So, when we hear that a grain deal was agreed for the export of grain from Odessa, and part of this deal is the participation of Greek ships, we have to understand what it truly means… Our history is vibrating in the Black Sea once again… Unfortunately, thanks to the flawed policies of the treasonous Mitsotakis government, these Greek ships will have to stop in Turkey and be checked and reloaded… There was no reason for the Turks to act as “pimps” – and get a “cut” – one more time in history… But Mitsotakis chose to send weapons to Ukraine and forced Russia to classify Greece as an “enemy”… It seems that recently, Greek shipowners forced Mitsotakis and foreign minister Dendias to change course – but it may be too late to repair the damage done to the interests of their country…
BELOW IS THE NEWS
Russia and Ukraine reached an agreement Friday with the United Nations and Turkey to reopen Ukraine’s seaports and guarantee safe passage for the ships carrying Ukrainian grain in the Black Sea.
At a press conference in Istanbul unveiling the deal, U.N. Secretary-General António Guterres said: “This is an agreement for the world. It will bring relief for developing countries on the edge of bankruptcy and the most vulnerable people on the edge of famine. It will help stabilize global food prices which were already at record-levels even before the war.”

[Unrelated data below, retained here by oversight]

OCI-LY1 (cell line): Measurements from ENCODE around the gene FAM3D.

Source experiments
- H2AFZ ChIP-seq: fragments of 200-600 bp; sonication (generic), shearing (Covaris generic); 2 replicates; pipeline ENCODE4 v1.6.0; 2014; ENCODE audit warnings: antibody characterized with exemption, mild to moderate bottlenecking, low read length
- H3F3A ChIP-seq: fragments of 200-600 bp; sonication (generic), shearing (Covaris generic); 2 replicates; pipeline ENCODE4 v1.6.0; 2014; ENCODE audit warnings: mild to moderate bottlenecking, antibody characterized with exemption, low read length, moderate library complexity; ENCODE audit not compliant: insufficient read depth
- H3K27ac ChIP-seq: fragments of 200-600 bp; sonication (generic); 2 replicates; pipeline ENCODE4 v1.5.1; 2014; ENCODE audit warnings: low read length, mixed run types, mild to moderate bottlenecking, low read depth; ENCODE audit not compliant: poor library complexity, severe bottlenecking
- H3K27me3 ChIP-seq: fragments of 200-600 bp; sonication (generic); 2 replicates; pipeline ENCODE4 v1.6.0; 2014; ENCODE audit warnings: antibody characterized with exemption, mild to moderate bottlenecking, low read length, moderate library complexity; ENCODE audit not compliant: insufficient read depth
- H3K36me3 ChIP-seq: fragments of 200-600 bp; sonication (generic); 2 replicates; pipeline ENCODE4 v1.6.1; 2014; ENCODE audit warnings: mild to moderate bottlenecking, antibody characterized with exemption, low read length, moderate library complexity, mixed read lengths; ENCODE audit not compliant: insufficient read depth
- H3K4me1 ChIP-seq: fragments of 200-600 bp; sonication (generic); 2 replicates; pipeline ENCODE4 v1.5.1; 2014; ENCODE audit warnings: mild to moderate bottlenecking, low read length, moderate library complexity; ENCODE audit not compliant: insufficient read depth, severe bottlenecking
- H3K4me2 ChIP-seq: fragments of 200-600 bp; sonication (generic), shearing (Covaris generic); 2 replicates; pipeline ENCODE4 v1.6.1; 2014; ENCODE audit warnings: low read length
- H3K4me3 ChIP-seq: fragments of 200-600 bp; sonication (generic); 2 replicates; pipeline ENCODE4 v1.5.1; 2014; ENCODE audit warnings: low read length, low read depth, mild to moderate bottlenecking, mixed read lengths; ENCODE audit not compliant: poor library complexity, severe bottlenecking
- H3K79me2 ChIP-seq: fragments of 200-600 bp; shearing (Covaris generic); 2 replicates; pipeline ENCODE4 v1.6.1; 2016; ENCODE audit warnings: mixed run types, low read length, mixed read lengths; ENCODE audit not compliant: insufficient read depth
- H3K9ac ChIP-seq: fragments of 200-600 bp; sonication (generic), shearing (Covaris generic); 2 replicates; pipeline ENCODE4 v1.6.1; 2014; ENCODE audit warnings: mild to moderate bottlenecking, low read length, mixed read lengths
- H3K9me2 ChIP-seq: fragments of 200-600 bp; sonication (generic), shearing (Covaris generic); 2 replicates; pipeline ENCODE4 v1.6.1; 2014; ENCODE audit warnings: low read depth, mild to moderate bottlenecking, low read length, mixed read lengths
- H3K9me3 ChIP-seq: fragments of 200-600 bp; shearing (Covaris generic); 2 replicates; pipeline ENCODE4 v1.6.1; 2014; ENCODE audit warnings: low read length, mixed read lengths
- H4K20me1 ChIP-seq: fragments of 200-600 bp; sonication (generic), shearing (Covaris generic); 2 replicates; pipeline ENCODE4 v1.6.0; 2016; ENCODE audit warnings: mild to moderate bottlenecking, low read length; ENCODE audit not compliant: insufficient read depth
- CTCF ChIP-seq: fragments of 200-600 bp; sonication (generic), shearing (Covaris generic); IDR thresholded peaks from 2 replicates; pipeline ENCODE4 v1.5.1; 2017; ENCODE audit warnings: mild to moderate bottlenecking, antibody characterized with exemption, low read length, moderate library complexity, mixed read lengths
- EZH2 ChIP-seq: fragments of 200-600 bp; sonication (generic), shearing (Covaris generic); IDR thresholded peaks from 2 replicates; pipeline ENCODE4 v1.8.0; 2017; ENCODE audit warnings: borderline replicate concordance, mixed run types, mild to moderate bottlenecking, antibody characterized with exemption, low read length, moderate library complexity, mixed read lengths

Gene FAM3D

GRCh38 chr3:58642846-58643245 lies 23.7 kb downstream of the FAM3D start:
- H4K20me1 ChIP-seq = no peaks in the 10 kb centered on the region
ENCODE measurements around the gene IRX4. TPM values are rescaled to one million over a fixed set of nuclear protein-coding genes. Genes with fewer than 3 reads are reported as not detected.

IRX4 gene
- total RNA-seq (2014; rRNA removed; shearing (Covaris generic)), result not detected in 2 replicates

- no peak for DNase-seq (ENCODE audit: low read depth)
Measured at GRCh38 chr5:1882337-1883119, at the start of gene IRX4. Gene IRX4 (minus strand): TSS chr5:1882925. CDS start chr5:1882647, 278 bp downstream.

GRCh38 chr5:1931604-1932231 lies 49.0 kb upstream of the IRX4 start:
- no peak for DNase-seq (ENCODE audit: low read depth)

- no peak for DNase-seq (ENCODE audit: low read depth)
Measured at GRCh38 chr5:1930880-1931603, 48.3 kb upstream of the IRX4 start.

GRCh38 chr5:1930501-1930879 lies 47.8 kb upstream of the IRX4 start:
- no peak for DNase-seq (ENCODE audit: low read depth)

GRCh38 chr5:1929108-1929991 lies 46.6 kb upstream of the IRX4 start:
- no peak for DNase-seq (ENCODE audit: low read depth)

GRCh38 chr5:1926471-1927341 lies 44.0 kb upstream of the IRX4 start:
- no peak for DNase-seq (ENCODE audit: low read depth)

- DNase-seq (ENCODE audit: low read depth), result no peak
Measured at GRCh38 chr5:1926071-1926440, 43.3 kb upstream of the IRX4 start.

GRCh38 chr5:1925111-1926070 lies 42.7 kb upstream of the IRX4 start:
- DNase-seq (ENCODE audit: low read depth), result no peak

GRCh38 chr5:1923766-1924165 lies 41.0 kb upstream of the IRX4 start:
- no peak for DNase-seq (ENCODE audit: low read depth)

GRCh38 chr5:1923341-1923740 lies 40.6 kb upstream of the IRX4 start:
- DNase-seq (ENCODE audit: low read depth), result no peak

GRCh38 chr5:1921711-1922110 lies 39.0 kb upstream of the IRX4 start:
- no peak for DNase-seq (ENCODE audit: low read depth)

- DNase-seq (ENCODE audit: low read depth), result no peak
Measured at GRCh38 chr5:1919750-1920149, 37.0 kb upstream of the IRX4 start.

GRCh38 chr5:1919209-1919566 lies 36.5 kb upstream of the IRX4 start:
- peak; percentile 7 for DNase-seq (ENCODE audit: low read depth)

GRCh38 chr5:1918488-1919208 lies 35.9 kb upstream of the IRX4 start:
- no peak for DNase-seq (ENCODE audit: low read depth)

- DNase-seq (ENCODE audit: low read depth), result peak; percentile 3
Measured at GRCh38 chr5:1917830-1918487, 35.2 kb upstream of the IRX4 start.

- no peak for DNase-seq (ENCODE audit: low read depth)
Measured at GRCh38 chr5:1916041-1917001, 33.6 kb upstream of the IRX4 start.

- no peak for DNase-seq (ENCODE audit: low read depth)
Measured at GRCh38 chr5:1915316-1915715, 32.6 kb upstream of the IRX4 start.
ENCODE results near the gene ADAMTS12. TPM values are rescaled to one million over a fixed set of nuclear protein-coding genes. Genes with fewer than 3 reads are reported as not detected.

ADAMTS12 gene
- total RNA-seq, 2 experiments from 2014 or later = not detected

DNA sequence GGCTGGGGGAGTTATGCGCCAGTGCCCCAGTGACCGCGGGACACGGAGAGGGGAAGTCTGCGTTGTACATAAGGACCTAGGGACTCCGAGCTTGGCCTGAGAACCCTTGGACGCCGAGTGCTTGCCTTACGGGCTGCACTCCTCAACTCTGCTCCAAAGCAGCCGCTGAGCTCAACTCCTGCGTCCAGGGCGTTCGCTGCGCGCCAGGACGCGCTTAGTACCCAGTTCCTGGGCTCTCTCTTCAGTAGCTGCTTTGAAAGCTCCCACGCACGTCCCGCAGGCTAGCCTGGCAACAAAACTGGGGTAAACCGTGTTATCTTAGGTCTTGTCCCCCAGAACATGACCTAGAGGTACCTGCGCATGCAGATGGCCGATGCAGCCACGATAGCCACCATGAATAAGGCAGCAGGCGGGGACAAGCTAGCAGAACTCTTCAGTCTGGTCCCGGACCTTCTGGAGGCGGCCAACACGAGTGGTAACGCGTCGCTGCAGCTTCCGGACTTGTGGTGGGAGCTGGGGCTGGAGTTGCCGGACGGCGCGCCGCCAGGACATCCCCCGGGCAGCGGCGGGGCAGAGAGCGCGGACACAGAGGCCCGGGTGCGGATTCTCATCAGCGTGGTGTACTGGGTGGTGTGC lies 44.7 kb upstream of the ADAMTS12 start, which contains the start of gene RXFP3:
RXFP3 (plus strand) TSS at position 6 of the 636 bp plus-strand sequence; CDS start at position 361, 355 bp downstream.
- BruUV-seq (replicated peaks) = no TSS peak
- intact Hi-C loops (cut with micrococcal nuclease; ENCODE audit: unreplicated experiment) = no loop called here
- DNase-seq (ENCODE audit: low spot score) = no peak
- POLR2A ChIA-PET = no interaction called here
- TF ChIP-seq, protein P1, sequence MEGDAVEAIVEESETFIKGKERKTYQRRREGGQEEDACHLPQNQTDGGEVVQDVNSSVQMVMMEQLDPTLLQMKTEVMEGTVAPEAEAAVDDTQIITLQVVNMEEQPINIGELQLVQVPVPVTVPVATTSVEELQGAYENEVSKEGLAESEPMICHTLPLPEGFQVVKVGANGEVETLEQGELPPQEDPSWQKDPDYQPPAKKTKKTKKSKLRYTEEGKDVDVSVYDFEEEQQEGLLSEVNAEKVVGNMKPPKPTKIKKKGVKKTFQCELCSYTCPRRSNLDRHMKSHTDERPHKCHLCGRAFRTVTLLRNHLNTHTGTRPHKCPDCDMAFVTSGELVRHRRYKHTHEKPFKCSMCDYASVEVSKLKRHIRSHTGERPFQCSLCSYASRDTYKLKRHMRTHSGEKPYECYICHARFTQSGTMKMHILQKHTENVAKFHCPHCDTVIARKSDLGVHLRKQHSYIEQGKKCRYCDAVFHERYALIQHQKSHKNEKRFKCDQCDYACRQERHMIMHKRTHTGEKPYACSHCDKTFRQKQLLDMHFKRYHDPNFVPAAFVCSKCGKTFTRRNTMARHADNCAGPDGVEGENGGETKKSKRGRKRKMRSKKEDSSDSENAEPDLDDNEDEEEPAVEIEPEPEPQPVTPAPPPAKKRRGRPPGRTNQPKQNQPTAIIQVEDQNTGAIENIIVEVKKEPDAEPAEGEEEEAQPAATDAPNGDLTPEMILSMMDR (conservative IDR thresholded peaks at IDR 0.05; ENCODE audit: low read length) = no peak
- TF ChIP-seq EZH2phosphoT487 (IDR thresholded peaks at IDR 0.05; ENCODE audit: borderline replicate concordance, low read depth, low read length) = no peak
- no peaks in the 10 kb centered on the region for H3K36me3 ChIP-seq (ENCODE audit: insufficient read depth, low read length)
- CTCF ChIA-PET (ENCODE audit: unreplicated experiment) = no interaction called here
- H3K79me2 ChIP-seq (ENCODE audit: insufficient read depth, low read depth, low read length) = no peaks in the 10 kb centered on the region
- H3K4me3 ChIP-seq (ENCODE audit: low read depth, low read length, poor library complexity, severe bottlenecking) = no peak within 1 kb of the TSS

The agreement was signed on Friday by Ukraine’s infrastructure minister and Russia’s defense minister. Both signed individual deals with the U.N. and Turkey, not each other.
The deal will allow the creation of a “control center” in Istanbul, which will coordinate and monitor the grain exports.
Russian media reported that safe corridors would be created from Odesa, a major export hub for Ukraine.
The deal paves the way for at least 20 million tons of grain to be released, as shipments from Ukraine, a major agricultural exporter, via its ports have been blocked since Russia invaded the country. This sparked fears of a global food crisis as prices shot up and Ukraine’s grain was stuck in its silos.
Ahead of the deal, Kyiv said that it needed security guarantees from Russia that it won’t attack the ports or grain ships when they start operating again.
Mykhailo Podolyak, an aide to Ukrainian President Volodymyr Zelenskyy, gave some details Friday on the deal. In a tweet, he warned that there would be “an immediate military response” in case of “provocations,” such as the presence of Russian representatives or ships in Ukrainian ports.
One of Moscow’s requests was to inspect ships carrying the grain to ensure that they would not be used to deliver weapons to Ukraine. Podolyak said that all inspections will be “carried out by joint groups in Turkish waters.”
Following the deal, Russian Foreign Minister Sergey Lavrov will embark on a tour of Africa, visiting the Democratic Republic of the Congo, Uganda, Ethiopia and Egypt — countries heavily dependent on wheat imports.
In an op-ed shared with African media, Lavrov blamed Western sanctions for exacerbating food shortages across the continent. “Russia will continue to fulfill in good faith its obligations under international contracts with regard to exports of food, fertilizers, energy and other goods vital for Africa,” he wrote.
Eddy Wax and Ilya Gridneff contributed reporting.